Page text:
As a woman's doctor--and as a woman--I am all too familiar with the complicated relationship we have with our well-being. We know it's important to eat right, exercise, get plenty of sleep, and so on, but we have trouble making the time. We yearn to be well yet ignore symptoms of problems. We nurture everybody else before ourselves. We depend on our strength even as we do nothing to build or maintain it. We find it easier to criticize, complain about, and obsess over our bodies than to admire, celebrate, or feel pride in them We dream about balance and rush to the next item on our to-do list.
Meanwhile, our energy levels, moods, appetites, and desires can fluctuate by the hour or the minute. Heck, even our waist size seems to change from one day to the next. A never-ending parade of female issues continually disrupts the brief periods of peace. PMS, irregular cycles, birth control decisions, pregnancy scares, pregnancy losses, pregnancy itself, postpartum weepiness, infertility workups, hot flashes, HRT decisions, yeast infections, lumps that show up on breast exams or abnormalities that appear on mammograms, problem Paps, cancer scares--you name it. Our reactions range from mild annoyance at each inconvenience to outright anger at the rude interruption in our lives. Sometimes we feel betrayed by our bodies. Sometimes we choose not to notice. Mostly we grit our teeth and wait for each "glitch" to pass and return us to our "real" self. Whoever that is.
We overlook the key fact that all of these experiences are real. The ups and the downs, the highs and the lows, the light moments and the dark ones. It's all authentic. It's all part of you.
It is you.
Unfortunately, the ordinary facts of femaleness have somehow become divorced from women's everyday lives. Our society may have more knowledge about the human body than at any time in history, for example, but many of my patients are surprisingly unfamiliar with their own anatomy, let alone the hormonal and reproductive rhythms that are such huge parts of being female. A woman's daily rhythms can blur by. We're almost too busy to eat or sleep, let alone respond to the more subtle messages our bodies and souls are communicating. Monthly rhythms get jangled, too. If I were to ask where you are in your cycle on this day, could you tell me? Periods are practically a relic of the past for the many women who choose to erase them altogether by continuously taking the Pill.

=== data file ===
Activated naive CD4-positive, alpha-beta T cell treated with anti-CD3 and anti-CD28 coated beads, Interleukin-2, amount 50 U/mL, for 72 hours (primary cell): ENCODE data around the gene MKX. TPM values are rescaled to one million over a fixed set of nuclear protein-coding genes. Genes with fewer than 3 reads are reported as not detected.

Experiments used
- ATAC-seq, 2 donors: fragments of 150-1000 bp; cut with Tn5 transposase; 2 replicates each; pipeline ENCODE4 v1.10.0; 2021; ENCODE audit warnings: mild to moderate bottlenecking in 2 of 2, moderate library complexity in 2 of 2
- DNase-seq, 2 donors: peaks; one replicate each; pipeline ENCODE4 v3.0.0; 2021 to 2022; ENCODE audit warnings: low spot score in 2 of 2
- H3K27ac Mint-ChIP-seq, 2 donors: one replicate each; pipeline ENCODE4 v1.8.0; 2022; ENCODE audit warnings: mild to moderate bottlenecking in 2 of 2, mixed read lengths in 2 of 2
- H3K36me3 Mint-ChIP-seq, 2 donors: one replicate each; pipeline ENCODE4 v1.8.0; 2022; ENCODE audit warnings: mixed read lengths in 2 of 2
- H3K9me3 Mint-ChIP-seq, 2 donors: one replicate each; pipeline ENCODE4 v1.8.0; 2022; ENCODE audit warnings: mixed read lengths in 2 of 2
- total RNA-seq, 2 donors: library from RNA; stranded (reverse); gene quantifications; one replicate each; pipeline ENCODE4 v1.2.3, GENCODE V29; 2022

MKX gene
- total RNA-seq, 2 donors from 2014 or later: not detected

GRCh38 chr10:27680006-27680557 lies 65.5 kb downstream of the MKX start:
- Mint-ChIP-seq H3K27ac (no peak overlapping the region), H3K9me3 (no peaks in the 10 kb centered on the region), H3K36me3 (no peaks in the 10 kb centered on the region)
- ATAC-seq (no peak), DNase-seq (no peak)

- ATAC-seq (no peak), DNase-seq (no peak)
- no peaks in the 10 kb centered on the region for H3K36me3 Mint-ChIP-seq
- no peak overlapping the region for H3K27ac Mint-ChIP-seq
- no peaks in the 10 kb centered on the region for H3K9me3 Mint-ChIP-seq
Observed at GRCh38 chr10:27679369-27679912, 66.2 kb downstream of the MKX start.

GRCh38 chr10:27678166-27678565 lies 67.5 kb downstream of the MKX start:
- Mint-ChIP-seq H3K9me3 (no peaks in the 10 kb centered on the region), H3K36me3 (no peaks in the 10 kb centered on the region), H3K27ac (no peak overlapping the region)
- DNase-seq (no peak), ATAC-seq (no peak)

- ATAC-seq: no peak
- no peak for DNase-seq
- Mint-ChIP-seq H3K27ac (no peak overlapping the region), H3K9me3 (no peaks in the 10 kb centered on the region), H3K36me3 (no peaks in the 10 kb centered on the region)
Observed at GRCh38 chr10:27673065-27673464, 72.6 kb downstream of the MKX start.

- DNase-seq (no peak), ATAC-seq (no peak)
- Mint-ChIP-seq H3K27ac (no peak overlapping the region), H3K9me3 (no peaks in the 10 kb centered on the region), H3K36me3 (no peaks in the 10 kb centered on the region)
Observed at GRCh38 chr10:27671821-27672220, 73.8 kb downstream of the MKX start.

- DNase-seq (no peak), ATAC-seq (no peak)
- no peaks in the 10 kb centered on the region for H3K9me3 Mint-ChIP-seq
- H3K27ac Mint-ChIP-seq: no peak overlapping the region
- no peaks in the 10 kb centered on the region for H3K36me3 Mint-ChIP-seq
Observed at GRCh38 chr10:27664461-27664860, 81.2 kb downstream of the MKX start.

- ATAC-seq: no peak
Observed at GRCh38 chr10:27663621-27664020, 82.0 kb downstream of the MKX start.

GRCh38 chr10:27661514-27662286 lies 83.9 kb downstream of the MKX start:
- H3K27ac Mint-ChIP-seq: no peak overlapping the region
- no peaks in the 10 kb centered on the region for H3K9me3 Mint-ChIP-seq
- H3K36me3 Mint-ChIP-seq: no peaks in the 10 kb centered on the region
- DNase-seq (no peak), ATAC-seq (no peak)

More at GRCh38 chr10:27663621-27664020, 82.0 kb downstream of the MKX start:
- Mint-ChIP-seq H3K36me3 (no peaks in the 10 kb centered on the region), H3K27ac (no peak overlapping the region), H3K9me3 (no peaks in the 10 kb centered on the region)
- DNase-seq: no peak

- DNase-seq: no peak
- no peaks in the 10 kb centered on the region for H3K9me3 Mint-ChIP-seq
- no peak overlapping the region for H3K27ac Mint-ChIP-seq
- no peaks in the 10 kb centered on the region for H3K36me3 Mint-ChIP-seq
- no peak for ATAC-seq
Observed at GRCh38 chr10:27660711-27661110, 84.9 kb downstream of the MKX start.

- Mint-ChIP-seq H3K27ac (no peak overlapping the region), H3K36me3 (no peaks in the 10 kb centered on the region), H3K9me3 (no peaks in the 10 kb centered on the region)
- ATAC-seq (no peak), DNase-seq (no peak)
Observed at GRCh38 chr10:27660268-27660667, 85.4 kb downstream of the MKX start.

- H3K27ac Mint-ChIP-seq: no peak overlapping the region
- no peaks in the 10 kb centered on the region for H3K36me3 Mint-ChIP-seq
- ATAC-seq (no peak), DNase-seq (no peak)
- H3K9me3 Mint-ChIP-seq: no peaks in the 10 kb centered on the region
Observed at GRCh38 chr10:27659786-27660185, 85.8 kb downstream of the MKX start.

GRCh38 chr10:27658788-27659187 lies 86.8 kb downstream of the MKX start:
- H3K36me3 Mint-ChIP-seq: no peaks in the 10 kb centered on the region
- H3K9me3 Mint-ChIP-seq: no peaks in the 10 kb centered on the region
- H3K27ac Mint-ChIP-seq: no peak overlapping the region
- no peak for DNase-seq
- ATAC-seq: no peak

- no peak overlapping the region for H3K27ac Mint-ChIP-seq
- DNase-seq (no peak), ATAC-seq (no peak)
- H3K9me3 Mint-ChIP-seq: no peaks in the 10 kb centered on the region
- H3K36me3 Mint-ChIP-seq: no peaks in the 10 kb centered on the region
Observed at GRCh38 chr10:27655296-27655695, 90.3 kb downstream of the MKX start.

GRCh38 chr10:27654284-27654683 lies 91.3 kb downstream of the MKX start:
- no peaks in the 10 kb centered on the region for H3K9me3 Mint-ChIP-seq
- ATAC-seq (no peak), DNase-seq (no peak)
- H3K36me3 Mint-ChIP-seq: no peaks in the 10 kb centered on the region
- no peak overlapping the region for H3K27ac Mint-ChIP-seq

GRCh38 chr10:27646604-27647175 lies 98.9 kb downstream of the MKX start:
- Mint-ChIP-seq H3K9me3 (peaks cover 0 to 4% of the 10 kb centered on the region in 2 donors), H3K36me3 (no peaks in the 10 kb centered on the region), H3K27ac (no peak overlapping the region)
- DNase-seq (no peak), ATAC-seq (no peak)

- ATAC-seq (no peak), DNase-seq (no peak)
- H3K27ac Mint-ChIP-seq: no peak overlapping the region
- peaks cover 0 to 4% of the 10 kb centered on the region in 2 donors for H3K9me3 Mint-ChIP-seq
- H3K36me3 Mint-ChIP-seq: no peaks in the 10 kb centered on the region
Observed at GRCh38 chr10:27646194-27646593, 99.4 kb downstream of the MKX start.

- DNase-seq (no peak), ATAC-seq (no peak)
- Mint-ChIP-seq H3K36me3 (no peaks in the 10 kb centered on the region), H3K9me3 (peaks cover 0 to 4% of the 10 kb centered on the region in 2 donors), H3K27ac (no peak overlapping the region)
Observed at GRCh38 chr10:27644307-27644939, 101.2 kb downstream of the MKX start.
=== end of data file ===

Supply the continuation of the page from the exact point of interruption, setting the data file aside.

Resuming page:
And the broader passages of a woman's life cycle are similarly downplayed, taken for granted, or ignored. Perspectives on fertility often amount to wishful thinking. Labor can be scheduled in advance and induced, its pain drugged completely away, all with an eye to convenience as much as medical prudence. For too many women I treat, menopause looms as a synonym for old age, despite the fact that it usually happens during one's forties or fifties--closer to the middle of life, considering that the average American woman's life expectancy is approaching eighty. Part of the widespread dismay over the findings linking one type of hormone replacement therapy with increased risks of coronary heart disease, breast cancer, and dementia, I think, was caused by women's perception that they were losing a magic bullet to offset the upsetting effects of aging.
I'm not saying that every medical advance is unwise, or that every aspect of each female passage is a thrill. But I believe that we are giving far too much away. We have made a huge part of what and who we are unconscious, and in so doing, we are not living the healthiest or most fulfilling lives that we can.
Our female souls have become disconnected from our female bodies.